16 weeks of hard training led to this day. I have run in the snow, the rain, and the heat. I have run about every inch of my town, and the three surrounding towns. I have done countless laps around the middle school track on speedwork days, I have done tempo runs, I have done long runs, I have swam and biked on cross training days, and I was READY. Waking up at 5 in the morning to run in the 15-25 degree Colorado weather was getting really old. So, I was very happy when race day finally arrived.
I’m still running with Redline Running Club, and 3 of my dear friends came on this journey with me (Or rather, they dragged me with them kicking and screaming—j/k). Jen, Amber, Alison and I, along with our coach Doug (who is much too fast for us) decided to try the “Run Less, Run Faster” marathon plan. Basically, you only run 3 days/week, but each run has a very specific purpose, and a very specific pace. We had speedwork days, tempo days, and long run days. I really liked this plan for two reasons—One, I get bored just running everyday, and I love to cross train so 3 running days was perfect. Two, I loved the challenge of always having a goal pace each and every run. This plan was tough, but I’d totally do it again.
We decided to run CIM because it’s a flat/downhill course, and it was in California, so we could get a break from the Colorado cold. We flew to San Francisco on Saturday morning (It was snowing hard in Denver when we left), and went to pick up our rental car. We walked past this old grandma car, and Jen said, “This is our car.” Amber and I just laughed because we knew she was kidding. She was not kidding. Meet Lucille:
She actually was a pretty good car—lots of room to stretch out 🙂 We drove to Sacramento, checked into our hotel and then met up with Alison and Doug at the Expo. Expos are so fun! So many things to look at, and so many ways to spend Rusty’s hard earned money. We all got fun, sparkly headbands, and from then on we referred to ourselves as the “Sparkle Band Girls.”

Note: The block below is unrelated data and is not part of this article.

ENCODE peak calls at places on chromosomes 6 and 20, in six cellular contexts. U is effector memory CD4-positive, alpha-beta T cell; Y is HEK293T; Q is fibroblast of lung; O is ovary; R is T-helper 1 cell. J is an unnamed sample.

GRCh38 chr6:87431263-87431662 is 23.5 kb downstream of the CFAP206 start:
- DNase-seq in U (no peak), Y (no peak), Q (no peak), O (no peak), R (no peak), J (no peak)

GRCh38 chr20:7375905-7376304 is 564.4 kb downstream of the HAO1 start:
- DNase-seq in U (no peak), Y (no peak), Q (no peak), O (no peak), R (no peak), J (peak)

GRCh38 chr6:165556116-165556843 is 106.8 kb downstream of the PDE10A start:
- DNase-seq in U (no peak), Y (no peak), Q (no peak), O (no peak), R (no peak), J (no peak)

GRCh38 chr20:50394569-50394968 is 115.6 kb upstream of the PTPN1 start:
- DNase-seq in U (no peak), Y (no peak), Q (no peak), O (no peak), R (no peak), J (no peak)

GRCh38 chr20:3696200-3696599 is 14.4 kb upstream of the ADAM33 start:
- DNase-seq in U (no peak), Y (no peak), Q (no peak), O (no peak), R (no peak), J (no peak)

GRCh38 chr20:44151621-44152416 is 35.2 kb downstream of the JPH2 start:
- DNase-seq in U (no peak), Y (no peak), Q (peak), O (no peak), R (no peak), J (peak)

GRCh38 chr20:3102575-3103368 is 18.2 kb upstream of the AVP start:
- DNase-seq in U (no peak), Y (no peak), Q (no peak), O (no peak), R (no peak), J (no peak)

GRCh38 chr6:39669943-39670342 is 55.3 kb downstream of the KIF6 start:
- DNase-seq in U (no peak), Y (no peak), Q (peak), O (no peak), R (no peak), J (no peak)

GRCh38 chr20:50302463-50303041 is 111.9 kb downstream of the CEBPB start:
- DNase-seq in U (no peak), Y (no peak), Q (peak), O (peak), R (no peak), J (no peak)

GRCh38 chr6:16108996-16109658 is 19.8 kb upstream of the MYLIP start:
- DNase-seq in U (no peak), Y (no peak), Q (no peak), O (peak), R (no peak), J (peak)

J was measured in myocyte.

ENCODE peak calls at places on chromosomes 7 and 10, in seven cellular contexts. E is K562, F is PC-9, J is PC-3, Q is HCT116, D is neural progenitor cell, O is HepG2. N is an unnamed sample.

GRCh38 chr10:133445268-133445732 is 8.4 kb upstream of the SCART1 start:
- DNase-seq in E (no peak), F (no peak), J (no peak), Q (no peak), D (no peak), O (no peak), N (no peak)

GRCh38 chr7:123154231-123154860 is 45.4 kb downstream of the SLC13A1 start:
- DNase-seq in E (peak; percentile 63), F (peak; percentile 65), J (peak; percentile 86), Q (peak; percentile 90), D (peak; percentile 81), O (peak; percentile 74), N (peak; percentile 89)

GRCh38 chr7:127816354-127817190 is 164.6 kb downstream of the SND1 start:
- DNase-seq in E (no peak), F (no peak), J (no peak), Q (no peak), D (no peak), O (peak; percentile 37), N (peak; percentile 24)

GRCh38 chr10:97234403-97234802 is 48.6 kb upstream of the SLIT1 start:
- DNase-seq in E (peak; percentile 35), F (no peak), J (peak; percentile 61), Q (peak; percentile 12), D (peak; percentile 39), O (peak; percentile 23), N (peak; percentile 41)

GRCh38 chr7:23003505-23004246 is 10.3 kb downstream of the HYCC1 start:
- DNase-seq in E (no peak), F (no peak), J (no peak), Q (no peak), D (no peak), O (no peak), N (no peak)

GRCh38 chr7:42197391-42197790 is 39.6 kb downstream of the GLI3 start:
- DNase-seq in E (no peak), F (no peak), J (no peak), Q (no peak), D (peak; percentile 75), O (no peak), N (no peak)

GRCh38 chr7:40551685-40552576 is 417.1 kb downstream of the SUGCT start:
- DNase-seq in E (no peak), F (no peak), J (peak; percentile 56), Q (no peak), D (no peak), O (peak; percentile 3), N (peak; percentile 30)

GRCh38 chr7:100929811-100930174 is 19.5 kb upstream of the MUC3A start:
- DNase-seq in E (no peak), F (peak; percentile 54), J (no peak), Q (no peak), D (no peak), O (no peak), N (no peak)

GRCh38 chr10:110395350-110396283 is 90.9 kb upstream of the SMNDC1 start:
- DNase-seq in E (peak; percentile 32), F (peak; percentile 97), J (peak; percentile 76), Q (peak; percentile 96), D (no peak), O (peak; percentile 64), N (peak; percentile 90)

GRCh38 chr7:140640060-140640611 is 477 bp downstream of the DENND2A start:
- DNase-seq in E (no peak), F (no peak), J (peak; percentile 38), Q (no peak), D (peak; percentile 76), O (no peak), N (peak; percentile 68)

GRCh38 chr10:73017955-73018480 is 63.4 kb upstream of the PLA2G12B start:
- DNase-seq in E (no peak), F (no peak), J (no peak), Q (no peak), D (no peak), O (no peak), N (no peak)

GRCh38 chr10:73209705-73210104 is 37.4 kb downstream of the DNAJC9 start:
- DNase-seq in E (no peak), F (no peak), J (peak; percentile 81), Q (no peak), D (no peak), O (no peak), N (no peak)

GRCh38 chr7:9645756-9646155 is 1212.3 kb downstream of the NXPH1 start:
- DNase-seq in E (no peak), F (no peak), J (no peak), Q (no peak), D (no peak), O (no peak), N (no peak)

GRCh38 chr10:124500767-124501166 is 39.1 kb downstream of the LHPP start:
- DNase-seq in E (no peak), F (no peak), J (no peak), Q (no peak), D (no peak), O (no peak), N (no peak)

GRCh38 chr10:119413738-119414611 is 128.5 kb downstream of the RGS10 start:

Then it was off to dinner at the Old Spaghetti Factory. In keeping with our grandma theme, we went to dinner at 4:30. The food was great, as usual, and we even got interviewed by the local news station. My moment of TV glory shows me enthusiastically slurping spaghetti. (I’m at 43 seconds). And my coach Doug even got a sound bite!
Again, keeping with our Grandma theme, we were in bed by 8pm. We were staying in the official race hotel, and, then next morning a chorus of alarms went off at exactly 4am. It was pretty funny to hear the alarms echoing through the whole hotel. We were on the busses by about 5:30am headed to the start line. I think the bus ride was one of the highlights of the trip. We were so giggly and excited and everyone around us was laughing at all our wacky stories.
It was FREEZING at the start line. Just in case you wondered, 40 degrees is still cold. Even if you are used to running in 20 degrees. Amber, Jen and I had raided Goodwill earlier in the week for some sweet pre-race warm up clothes, but we were still pretty cold. We all had on shorts and short sleeves to race. And we all wished we had worn warmer clothes. Or at least had gloves. By about mile 3 my hands were numb.